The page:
AC 3888. These two kingdoms are presented to view in man by means of the two kingdoms that are in him, namely, the kingdom of the will, and the kingdom of the understanding, which two kingdoms constitute the mind of man, nay, the man himself. The will is that to which corresponds the pulsation of the heart; and the understanding is that to which corresponds the respiration of the lungs. For this reason there are likewise in the body of man two kingdoms, namely, those of the heart and the lungs. He who knows this mystery may also know how the case is with the influx of the will into the understanding, and of the understanding into the will; consequently with the influx of the good of love into the truth of faith, and vice versa; thus how the case is with the regeneration of man. But they who are only in corporeal ideas, that is, who are in the will of what is evil and the understanding of what is false cannot apprehend these things; for they cannot think of spiritual and celestial things otherwise than sensuously and corporeally, consequently not otherwise than from darkness of the things of heavenly light (or of the truth of faith), and from cold of the things of heavenly flame (or of the good of love). This darkness and cold so extinguish celestial and spiritual things that these appear to such persons to have no existence.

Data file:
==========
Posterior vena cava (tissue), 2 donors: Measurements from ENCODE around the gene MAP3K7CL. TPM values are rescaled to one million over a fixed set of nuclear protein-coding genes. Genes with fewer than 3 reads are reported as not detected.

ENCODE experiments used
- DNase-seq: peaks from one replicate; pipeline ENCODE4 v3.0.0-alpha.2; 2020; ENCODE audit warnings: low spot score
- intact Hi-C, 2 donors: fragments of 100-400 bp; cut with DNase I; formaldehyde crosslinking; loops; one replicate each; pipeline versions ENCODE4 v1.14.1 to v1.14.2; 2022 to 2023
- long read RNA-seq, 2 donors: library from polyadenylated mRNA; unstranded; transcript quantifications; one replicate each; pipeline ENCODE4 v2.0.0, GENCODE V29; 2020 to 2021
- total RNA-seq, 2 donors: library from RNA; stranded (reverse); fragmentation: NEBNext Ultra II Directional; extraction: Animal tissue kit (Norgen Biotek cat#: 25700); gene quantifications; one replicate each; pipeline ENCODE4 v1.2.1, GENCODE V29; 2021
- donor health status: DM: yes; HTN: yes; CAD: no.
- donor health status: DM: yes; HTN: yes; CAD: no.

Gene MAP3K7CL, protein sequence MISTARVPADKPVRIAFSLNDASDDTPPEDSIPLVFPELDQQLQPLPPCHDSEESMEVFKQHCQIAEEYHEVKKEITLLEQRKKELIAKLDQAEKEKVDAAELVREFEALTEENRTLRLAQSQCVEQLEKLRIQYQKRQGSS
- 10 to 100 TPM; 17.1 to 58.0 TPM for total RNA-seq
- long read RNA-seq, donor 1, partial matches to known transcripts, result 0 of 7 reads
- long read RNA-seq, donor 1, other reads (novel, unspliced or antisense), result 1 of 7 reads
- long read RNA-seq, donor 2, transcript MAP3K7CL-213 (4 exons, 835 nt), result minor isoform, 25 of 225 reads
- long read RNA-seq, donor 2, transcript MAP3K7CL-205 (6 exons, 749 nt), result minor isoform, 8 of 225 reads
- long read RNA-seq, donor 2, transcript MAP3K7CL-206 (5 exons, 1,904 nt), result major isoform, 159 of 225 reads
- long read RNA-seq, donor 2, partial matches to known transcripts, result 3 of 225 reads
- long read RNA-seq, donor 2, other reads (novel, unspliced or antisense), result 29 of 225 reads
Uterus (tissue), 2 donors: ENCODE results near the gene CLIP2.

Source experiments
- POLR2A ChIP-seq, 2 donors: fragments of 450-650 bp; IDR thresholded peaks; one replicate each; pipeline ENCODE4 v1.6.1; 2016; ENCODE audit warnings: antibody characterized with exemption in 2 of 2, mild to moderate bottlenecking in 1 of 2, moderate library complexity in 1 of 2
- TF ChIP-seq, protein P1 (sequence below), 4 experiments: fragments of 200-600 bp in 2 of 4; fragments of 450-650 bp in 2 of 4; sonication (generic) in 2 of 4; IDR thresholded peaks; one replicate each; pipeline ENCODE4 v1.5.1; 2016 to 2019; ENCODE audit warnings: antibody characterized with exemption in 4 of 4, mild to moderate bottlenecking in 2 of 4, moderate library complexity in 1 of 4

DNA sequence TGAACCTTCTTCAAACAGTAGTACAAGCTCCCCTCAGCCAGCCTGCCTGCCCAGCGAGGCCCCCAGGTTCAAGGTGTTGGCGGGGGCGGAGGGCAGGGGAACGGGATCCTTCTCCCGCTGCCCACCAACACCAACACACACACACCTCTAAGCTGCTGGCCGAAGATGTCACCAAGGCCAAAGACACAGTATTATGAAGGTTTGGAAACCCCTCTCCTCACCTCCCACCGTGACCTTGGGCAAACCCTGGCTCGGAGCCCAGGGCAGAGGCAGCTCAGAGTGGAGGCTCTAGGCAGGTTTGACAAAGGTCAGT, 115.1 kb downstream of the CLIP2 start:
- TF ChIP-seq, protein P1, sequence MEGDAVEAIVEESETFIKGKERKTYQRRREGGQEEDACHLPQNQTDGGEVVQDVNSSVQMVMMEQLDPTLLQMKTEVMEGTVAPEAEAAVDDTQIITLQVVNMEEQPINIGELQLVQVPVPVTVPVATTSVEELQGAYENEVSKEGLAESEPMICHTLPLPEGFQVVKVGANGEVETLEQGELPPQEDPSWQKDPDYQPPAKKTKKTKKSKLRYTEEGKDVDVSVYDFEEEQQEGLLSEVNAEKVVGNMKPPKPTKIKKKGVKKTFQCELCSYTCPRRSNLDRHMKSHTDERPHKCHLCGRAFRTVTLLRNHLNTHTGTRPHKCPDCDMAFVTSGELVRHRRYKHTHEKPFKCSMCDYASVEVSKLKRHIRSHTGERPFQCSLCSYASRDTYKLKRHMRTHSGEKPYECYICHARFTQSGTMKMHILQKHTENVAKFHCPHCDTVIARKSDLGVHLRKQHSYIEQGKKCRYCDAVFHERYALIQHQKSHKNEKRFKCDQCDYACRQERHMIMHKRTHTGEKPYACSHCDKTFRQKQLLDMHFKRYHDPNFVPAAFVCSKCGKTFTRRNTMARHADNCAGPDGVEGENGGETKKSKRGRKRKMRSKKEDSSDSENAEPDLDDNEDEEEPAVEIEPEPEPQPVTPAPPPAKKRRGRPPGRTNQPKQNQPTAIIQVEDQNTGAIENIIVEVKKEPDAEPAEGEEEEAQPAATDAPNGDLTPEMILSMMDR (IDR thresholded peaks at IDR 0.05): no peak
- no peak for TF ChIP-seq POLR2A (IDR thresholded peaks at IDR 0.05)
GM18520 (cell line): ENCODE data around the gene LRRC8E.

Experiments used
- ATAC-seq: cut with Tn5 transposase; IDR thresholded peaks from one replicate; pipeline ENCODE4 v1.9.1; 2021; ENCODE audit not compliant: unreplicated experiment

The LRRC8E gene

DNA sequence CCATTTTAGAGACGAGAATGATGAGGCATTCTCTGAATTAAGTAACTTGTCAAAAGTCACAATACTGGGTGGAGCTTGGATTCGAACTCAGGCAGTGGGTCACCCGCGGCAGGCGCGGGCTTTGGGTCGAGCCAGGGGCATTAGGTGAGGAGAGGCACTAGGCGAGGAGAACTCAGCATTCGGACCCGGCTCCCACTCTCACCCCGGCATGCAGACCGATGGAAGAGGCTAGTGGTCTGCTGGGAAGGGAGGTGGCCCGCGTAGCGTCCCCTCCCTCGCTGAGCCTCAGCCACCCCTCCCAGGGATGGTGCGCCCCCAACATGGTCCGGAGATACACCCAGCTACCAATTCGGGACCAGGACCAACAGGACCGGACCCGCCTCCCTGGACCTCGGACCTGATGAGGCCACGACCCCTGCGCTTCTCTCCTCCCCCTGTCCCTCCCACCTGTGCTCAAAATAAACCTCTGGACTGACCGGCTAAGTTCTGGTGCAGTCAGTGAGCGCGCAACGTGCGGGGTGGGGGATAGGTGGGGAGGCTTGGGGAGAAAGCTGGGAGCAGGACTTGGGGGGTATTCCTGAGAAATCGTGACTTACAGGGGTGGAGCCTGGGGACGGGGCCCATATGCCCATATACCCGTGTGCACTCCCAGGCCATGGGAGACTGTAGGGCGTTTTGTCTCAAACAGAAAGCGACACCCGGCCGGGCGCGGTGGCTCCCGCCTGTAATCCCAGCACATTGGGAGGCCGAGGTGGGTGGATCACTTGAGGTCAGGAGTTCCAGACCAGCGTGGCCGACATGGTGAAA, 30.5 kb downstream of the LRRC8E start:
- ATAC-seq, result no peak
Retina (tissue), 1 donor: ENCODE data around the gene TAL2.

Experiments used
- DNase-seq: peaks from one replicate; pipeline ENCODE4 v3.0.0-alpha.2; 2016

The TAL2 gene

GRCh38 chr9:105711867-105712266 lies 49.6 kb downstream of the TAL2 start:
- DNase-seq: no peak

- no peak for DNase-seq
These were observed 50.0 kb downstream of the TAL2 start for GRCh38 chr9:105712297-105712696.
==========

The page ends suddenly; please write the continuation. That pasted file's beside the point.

AC 3889. In order that I might know not only that there is a correspondence of the celestial things which are of love with the motions of the heart, and of the spiritual things which are of faith from love with the motions of the lungs, but also how the case is with this correspondence, it was given me for a considerable space of time to be among the angels, who showed it me to the life. By a wonderful and indescribable flowing into gyres they formed a semblance of a heart and another semblance of lungs, together with all the interior and exterior contextures that are in them. They then followed the flow of heaven in a free way; for heaven is in the endeavor toward such a form, from the influx of love from the Lord. Thus they presented the several parts that are in the heart; and afterwards the union between the heart and the lungs, which they also represented by the marriage of good and truth. From this it was evident that the heart corresponds to the celestial which is of good, and the lungs to the spiritual which is of truth; and that the conjunction of these two in a material form is precisely as is that of the heart and the lungs. I was also told that the case is similar in the body throughout (that is, in its several members, organs, and viscera) in regard to the things therein which are of the heart, and those which are of the lungs; for where both do not act, and each distinctly take its turn, there cannot be any motion of life from any principle of the will, nor any feeling of life from any principle of the understanding.